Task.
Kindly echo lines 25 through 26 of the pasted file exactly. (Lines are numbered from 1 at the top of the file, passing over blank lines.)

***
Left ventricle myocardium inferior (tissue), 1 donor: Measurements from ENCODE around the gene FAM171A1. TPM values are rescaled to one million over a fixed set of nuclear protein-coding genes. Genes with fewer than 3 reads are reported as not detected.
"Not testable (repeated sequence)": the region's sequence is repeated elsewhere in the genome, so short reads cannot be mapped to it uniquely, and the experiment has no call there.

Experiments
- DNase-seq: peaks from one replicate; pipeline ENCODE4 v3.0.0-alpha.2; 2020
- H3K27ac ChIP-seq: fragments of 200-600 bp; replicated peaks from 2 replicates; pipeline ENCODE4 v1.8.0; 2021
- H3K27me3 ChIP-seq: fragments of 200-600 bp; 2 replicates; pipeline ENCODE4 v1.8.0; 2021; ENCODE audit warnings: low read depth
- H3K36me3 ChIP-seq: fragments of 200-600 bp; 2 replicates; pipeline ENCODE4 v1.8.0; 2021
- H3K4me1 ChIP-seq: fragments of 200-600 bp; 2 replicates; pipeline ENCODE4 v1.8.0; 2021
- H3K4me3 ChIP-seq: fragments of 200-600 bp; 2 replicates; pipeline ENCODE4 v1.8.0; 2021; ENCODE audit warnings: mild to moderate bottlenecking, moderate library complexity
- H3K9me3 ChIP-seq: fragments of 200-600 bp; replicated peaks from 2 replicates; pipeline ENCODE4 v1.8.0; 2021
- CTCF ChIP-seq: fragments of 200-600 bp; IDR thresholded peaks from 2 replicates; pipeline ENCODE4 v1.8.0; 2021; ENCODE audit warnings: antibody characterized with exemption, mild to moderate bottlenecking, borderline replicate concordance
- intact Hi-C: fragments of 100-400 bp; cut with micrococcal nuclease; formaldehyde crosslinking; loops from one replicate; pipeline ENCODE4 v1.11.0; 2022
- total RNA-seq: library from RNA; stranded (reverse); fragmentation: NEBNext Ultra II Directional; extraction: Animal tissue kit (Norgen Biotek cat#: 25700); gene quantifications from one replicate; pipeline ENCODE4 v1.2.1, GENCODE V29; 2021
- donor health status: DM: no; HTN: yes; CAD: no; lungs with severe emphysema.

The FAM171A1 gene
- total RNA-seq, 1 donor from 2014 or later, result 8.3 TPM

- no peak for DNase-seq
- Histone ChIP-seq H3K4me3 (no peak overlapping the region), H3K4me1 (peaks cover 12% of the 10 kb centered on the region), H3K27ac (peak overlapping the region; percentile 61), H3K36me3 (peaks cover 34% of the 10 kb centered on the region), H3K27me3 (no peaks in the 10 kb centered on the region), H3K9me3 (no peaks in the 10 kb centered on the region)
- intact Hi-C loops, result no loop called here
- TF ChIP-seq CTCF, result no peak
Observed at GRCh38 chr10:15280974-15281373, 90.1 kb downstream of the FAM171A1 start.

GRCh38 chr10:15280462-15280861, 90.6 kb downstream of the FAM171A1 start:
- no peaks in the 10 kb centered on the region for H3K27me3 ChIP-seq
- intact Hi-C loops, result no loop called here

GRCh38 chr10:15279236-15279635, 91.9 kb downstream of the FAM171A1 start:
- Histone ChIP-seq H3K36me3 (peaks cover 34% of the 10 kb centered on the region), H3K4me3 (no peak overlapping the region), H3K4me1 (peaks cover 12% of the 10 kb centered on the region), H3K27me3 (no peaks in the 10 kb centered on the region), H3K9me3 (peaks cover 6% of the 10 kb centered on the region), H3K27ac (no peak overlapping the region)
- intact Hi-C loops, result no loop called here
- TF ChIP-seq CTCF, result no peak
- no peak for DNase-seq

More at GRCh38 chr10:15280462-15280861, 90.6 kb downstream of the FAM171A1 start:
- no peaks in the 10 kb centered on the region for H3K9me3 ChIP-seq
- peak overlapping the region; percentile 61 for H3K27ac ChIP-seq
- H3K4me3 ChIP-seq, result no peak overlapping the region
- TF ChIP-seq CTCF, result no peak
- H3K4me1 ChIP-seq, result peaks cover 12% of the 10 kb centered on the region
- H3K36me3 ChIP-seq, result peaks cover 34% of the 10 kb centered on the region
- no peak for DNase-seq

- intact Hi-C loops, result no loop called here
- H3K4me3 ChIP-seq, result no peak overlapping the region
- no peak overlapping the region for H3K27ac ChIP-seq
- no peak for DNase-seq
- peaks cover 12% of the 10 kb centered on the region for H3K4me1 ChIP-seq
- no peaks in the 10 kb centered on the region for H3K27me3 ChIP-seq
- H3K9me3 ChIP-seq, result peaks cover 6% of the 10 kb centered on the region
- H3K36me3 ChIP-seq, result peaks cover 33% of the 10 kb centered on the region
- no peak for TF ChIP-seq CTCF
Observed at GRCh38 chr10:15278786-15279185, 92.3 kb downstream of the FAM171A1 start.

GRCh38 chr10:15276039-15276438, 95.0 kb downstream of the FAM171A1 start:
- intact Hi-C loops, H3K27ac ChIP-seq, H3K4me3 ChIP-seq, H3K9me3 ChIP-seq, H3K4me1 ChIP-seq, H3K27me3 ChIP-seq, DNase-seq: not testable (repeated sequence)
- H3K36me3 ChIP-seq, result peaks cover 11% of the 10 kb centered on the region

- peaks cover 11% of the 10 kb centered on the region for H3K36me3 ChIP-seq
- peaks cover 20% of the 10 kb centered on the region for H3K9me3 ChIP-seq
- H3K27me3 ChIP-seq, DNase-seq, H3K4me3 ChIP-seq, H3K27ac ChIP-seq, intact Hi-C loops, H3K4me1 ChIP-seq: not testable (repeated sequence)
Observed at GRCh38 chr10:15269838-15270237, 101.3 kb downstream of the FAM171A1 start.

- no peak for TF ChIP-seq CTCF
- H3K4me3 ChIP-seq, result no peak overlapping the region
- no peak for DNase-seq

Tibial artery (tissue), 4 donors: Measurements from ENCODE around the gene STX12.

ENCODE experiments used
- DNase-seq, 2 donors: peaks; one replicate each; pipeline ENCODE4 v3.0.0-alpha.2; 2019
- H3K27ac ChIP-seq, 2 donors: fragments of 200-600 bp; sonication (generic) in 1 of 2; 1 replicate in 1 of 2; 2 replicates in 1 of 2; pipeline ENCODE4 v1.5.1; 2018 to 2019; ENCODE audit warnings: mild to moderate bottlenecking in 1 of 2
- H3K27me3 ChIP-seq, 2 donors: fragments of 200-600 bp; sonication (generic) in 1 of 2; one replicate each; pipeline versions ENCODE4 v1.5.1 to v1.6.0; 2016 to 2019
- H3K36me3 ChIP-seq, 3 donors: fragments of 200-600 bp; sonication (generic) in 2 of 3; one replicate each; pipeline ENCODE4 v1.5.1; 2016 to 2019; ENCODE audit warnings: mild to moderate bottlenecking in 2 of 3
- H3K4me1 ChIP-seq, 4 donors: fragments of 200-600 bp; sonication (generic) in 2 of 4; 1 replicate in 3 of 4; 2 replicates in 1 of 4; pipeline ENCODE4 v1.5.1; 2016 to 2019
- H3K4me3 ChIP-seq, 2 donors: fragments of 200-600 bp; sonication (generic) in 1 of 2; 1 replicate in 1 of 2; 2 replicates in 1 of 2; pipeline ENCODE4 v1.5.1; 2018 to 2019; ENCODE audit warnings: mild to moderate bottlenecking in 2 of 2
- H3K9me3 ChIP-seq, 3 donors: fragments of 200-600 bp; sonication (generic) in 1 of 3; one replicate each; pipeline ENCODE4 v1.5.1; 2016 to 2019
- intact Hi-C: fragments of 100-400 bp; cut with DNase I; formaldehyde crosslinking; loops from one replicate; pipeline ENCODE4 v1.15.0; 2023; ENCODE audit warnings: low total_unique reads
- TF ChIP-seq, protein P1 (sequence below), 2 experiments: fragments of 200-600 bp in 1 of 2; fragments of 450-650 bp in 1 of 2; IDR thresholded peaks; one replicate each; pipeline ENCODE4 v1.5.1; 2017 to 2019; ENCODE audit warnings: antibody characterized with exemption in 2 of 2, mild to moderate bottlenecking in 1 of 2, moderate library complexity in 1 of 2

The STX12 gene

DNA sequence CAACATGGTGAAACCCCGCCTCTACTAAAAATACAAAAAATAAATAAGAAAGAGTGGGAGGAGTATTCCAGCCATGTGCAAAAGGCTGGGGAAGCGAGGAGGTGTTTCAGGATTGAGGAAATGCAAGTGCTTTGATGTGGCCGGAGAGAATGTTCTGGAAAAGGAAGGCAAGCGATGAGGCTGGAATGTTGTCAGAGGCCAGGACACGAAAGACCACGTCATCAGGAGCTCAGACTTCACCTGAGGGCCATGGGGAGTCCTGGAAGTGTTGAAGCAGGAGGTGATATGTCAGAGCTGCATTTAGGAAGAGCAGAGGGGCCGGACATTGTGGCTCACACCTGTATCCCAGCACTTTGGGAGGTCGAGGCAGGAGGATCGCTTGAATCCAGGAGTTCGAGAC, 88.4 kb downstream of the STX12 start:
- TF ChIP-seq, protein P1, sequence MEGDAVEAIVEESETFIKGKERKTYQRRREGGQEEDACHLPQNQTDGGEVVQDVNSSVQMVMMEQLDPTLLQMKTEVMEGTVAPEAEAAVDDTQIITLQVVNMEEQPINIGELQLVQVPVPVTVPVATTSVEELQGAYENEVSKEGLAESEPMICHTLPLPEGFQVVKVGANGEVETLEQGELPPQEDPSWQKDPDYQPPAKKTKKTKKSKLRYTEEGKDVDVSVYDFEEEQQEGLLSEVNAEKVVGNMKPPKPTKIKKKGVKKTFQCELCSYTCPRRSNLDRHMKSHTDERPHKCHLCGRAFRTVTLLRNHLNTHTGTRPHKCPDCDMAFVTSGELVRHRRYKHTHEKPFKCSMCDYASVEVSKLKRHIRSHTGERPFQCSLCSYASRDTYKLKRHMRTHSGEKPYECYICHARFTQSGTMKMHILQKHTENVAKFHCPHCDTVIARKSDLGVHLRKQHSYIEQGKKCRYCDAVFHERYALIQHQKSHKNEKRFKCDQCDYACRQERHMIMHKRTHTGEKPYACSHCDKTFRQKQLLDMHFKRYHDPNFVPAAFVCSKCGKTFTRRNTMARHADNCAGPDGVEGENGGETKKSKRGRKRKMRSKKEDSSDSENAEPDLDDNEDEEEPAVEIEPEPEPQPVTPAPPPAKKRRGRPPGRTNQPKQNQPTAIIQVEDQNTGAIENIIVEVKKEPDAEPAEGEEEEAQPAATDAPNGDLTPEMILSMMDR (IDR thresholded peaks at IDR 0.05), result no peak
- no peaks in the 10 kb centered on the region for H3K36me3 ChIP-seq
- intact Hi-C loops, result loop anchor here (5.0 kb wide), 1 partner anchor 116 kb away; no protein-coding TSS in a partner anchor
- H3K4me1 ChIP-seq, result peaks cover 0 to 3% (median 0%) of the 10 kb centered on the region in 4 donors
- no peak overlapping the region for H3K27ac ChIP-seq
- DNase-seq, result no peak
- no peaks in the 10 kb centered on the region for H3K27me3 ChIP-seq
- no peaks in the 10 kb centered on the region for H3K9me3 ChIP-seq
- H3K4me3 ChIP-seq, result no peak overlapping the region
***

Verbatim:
GRCh38 chr10:15279236-15279635, 91.9 kb downstream of the FAM171A1 start:
- Histone ChIP-seq H3K36me3 (peaks cover 34% of the 10 kb centered on the region), H3K4me3 (no peak overlapping the region), H3K4me1 (peaks cover 12% of the 10 kb centered on the region), H3K27me3 (no peaks in the 10 kb centered on the region), H3K9me3 (peaks cover 6% of the 10 kb centered on the region), H3K27ac (no peak overlapping the region)